Photo: Evan Zimmerman for MurphyMade)
By Jeanne Lieberman
yourself Broadway! A Big Brawny Musical may be heading your way
by Harry Connick, Jr. and a tireless troupe of terpsichorean tap dancers.
latest shiny production follows a prestigious journey starting from George
Roy Hill’s award winning 1973 iconic film, which was loosely based on David
Maurer’s “The Big Con”. Perhaps it got a boost from New York Times Vincent
Canby’s prophetic comments: “looks and sounds like a musical comedy from which
the songs have been removed” inspiring the ragtime and jazz flavored score by Mark
Hollmann and Greg Kotis and Bob Martin’s book to complete the journey with
additional assist from Harry Connick Jr. who also added his own music and lyrics
Connick, Jr. (Henry Gondorff) and J. Harrison Ghee (Johnny Hooker)
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Newman and Robert Redford, who repeated their previous triumph with “Butch
Cassidy and the Sundance Kid”, are now replaced by junior grifter Johnny
Hooker (J. Harrison Ghee) who flees to Chicago and attaches himself to Henry Gondorff
(Mr. Connick), former king con man, wasting away drunk at a whorehouse,
dreaming of revenge on Doyle Lonnegan (Tom
Hewitt), for the death of their mutual friend Luther (Kevyn Morrow). They
enlist the likes of Billie (Kate Shindle), Gondorrf’s ex, and the high-strung
Erie Kid (Peter Benson), among others.
Morrow, Peter Benson, J. Harrison Ghee
show ingeniously begins in the hereafter with newly deceased Luther sidling along
a heavenly trombone promising “a down and dirty chronicle of deception,
betrayal and more”, setting the stage for the enormous caper about to unfold.
then becomes earthbound to a Joliet alley in the Depression 1936, and an ill-fated
con game. Gondorff and Hooker unite in their plans singing (“The Ragtime Riff”).
Connick, Jr. (Henry Gondorff) and J. Harrison Ghee (Johnny Hooker) are con men
joined to avenge a buddy's murder.
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John Rando wisely uses Warren Carlyle’s
stellar choreography as interstitial tissue connecting one scene to another and
then enhancing them in addition to Beowulf Boritt’s
ingenious swift changing sets, Paul Tazewell’s
spot on period costumes, lighting design by Japhy Weideman,
sound design by Randy Hansen,
hair and wig design by Charles G.
Dalia and Evan Zimmerman for MurphyMade
fact Carlyle’s choreography is as much a part of the production as its dialogue,
utilizing tap like crisp diction to create tension, agitation, joy, passion and,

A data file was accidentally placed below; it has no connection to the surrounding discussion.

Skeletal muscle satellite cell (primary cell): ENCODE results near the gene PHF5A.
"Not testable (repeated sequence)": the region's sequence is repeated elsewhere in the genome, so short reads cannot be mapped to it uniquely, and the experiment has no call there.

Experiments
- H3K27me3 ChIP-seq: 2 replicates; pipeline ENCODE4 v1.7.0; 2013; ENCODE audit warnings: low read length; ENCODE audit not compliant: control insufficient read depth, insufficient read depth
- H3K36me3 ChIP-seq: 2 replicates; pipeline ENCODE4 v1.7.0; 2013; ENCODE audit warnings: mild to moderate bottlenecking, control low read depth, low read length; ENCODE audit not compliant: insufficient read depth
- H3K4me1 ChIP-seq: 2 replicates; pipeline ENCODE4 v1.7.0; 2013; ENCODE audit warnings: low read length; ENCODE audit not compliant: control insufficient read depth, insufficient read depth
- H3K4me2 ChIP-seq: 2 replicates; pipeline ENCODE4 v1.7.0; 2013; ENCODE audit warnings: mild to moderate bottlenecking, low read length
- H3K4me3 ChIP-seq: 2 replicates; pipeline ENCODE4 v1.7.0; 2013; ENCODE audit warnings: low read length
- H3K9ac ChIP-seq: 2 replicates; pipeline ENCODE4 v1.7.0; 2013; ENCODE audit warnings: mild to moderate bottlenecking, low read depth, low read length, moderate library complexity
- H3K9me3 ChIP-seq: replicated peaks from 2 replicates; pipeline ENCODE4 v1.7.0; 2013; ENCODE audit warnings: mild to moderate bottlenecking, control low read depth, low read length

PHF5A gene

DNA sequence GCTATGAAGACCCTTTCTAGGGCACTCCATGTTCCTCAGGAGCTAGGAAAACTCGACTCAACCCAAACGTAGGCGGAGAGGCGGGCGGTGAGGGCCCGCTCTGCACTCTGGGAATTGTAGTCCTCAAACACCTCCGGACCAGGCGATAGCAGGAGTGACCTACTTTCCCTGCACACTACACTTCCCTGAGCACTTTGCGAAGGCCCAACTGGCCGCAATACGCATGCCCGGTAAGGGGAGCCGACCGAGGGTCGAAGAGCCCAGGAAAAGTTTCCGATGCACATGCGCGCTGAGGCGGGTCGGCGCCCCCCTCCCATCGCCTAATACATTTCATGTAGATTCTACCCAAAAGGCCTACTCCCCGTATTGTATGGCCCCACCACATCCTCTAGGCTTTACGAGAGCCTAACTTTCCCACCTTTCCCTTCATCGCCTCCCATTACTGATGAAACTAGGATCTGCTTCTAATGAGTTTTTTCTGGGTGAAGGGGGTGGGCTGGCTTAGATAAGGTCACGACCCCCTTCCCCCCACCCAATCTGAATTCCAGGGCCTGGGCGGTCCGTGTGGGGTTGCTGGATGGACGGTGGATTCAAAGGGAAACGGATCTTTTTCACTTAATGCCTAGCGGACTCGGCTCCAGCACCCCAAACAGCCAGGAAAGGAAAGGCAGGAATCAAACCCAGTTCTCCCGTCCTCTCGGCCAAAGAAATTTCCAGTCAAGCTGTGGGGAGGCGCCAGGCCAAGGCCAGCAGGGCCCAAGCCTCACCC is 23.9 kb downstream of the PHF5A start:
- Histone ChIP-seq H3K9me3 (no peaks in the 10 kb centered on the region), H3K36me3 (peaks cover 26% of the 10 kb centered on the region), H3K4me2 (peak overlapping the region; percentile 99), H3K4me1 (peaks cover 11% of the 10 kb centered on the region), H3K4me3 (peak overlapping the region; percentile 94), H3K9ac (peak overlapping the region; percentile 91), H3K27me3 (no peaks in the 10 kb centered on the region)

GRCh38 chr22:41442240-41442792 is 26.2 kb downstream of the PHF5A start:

throughout, a sense of exultation as the uniformly nimble cast, utilizing only
minimal sets, careens back and forth from vivid street chases to a private club
which appears and vanishes before your eyes, an integral part of the Big Sting
as one con eclipses another with dazzling speed. All this atop the musical
trampoline provided by the score with vocal arrangements by Fred Lassen, dance
arrangements by David
Chase, and glorious orchestrations by veteran Doug Besterman.
Connick Jr is in excellent voice; he sings, he plays the piano, he acts, he
dances (well, almost) but who cares, though his general affability undermines
the tension simmering under all the plot’s antics, not quite as sly as required
by his central role of a schemer.
sidekick, velvet voiced J. Harrison Ghee making his Papermill debut, may be currently
unknown, but will soon become unforgettable; boyishly brave as needed, his
dancing sinuous as snake, yet heartbreakingly vulnerable in his courtship of
waitress Loretta (Janet Dacal) as they connect in the lovely ballad “Some
Say’. That he is black only adds to the precariousness of his role. And Hooker
and Luther deliver perhaps the most stunning moment in the show in their quiet breathtakingly
stylized number “Confidence”.
would not only be impossible but a disservice to attempt to replicate the intricacies
of the twists of the corkscrew plot. Additionally the show adopts the old vaudeville
ploy using cute chorus girls strutting across the stage bearing signs
signifying the different chapters in the plot leading up to
Sting” to the delight of the audience keeping up with it all.
has always welcomed con men from The Music Man to The Producers and if a pair
of con artists look vaguely familiar…just read today’s headlines!
this no con. This is legit!
Broadway-bound engagement of The Sting will play a limited engagement
through Sunday, April 29, 2018 at Paper Mill
Playhouse located at 22 Brookside Drive in Millburn, NJ. Tickets are
on sale now starting at $34. Tickets may be purchased by calling 973.376.4343,
at the Paper
Mill Playhouse Box Office or online at https://papermill.org/